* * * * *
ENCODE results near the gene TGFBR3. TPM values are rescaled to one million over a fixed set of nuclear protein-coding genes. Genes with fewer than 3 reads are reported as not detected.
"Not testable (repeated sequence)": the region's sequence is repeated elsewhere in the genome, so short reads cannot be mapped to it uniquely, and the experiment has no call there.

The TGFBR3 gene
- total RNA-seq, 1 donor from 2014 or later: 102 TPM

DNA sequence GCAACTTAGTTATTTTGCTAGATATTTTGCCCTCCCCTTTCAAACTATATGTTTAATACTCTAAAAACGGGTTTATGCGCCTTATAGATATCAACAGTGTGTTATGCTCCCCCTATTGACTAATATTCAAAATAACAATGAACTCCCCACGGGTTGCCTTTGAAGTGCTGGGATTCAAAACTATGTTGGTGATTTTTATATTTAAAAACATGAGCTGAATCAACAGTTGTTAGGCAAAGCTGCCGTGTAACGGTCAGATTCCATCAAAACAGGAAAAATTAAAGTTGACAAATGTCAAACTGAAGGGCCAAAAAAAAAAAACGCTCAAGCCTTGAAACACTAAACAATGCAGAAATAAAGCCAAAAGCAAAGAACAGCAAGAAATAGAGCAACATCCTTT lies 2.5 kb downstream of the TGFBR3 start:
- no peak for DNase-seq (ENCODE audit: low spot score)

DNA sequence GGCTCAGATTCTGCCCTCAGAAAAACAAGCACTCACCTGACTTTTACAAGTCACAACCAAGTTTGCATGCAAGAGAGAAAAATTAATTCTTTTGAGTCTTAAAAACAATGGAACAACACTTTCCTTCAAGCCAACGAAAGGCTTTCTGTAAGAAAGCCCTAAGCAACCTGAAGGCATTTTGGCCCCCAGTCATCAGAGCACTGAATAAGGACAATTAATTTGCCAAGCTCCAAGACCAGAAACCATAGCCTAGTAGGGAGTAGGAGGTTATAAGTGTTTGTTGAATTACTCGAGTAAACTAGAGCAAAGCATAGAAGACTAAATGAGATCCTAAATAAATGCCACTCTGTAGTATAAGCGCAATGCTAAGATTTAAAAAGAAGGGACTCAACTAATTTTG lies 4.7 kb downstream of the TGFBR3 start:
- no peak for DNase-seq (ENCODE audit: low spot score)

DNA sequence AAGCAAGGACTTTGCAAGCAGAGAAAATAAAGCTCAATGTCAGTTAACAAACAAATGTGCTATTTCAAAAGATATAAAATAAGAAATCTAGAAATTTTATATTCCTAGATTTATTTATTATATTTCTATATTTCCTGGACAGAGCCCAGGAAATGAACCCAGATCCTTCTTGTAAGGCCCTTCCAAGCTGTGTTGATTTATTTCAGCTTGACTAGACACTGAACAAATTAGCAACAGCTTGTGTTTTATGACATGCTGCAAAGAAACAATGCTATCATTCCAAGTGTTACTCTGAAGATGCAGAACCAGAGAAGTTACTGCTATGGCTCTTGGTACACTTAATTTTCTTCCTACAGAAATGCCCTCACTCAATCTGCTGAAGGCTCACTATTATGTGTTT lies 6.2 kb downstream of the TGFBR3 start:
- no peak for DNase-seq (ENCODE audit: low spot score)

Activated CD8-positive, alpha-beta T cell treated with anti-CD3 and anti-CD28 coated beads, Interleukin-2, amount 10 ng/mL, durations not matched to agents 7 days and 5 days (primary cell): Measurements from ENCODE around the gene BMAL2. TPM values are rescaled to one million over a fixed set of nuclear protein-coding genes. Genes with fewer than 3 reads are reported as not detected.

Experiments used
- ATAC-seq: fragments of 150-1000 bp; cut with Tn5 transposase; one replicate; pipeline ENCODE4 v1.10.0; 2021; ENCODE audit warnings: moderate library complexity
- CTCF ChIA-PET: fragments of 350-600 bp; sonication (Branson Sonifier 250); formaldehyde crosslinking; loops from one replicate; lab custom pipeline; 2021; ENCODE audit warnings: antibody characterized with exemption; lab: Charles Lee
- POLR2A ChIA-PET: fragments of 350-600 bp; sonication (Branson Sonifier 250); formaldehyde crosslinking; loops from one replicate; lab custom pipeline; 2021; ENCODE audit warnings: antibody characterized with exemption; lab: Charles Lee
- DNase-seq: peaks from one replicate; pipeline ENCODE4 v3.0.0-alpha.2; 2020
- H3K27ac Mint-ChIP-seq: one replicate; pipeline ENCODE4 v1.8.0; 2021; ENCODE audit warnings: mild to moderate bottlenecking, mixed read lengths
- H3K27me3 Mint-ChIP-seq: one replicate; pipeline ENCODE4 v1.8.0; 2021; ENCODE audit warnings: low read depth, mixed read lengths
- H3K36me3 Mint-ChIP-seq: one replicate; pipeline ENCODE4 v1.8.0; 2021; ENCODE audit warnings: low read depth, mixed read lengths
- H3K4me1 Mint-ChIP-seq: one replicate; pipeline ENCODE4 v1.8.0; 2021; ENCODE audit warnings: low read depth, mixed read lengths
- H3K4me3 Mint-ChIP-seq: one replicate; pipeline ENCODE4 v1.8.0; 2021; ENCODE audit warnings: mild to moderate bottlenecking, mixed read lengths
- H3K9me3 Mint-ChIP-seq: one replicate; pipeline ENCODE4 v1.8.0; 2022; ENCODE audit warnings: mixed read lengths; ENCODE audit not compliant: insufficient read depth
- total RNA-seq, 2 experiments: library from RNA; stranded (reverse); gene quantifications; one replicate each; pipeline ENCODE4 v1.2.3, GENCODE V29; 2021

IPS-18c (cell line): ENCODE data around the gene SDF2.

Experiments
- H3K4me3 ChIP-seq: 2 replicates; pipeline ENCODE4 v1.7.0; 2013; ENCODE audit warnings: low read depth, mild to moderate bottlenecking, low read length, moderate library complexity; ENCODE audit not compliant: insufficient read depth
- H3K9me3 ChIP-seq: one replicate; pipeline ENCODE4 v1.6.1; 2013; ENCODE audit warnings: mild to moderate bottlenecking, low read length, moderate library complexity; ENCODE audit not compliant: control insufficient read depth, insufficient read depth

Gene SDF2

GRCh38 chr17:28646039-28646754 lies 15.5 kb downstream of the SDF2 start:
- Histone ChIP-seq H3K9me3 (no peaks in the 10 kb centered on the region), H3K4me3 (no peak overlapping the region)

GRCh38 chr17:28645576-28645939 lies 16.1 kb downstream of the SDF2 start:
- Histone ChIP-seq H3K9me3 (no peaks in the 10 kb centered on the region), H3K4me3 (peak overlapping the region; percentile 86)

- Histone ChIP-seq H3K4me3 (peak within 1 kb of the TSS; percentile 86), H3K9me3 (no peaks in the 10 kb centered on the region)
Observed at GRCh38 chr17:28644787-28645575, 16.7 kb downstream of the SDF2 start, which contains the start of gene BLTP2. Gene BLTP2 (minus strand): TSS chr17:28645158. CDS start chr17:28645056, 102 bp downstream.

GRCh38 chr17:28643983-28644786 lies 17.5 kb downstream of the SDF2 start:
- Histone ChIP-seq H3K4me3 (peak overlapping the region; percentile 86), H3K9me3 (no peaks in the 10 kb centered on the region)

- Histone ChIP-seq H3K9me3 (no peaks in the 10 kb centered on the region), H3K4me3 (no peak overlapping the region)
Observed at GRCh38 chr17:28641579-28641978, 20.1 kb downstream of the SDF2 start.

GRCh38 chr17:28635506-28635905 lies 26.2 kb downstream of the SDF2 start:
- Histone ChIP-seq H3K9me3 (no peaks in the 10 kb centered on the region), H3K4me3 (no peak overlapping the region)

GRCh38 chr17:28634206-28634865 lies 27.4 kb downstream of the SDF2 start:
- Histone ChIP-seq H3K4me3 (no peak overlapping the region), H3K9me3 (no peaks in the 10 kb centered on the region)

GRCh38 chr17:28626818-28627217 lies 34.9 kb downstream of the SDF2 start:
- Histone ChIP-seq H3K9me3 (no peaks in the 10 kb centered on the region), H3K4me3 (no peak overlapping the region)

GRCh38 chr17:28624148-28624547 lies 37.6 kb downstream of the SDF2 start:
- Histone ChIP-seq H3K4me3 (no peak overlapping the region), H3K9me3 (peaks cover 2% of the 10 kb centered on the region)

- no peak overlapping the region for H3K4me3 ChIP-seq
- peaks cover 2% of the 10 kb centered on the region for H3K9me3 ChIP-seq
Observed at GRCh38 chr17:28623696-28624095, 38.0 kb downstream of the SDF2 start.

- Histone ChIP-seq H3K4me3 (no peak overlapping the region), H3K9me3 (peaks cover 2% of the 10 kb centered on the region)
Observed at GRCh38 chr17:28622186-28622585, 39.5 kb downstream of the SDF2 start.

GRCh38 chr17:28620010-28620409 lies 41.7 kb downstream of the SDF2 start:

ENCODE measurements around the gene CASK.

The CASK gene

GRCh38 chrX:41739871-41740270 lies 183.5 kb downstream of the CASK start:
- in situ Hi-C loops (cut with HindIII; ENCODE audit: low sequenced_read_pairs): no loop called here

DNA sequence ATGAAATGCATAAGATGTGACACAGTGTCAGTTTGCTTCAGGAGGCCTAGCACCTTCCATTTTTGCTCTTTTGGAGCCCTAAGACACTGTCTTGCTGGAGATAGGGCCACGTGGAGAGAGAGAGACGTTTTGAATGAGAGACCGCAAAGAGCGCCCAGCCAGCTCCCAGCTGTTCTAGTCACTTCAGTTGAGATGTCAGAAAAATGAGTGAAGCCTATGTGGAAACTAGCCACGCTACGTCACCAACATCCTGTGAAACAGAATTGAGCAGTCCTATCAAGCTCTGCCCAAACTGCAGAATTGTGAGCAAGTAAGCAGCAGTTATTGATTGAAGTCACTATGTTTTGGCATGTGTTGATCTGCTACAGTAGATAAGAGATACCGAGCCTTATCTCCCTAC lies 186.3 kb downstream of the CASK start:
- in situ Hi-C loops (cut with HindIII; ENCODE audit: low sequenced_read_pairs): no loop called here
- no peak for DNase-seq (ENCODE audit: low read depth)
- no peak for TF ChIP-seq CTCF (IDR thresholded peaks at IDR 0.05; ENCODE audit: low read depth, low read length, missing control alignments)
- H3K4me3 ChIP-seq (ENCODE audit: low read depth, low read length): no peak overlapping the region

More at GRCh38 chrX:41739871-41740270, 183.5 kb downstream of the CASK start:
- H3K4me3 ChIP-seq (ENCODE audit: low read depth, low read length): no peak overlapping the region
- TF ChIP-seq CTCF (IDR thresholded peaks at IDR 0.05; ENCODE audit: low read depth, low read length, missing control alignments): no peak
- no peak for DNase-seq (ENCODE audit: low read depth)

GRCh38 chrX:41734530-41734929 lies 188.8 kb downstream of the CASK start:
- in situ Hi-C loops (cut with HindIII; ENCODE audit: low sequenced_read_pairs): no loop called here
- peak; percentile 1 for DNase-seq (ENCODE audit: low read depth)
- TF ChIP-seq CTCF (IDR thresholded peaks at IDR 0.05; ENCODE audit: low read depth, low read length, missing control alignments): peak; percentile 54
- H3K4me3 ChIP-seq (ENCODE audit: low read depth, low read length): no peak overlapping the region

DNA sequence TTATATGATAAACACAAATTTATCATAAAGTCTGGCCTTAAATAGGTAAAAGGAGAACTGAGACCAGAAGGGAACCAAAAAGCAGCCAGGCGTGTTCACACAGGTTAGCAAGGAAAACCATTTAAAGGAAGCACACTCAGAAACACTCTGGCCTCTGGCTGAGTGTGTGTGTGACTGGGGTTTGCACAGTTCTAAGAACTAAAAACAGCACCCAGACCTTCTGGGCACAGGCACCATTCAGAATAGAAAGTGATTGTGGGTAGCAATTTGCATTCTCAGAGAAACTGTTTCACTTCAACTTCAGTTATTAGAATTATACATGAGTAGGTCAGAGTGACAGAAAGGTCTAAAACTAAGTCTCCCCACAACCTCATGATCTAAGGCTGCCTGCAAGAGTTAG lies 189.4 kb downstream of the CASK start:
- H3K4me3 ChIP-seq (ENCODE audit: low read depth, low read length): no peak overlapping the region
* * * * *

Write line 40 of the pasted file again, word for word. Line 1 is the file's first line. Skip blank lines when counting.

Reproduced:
- Histone ChIP-seq H3K9me3 (no peaks in the 10 kb centered on the region), H3K4me3 (no peak overlapping the region)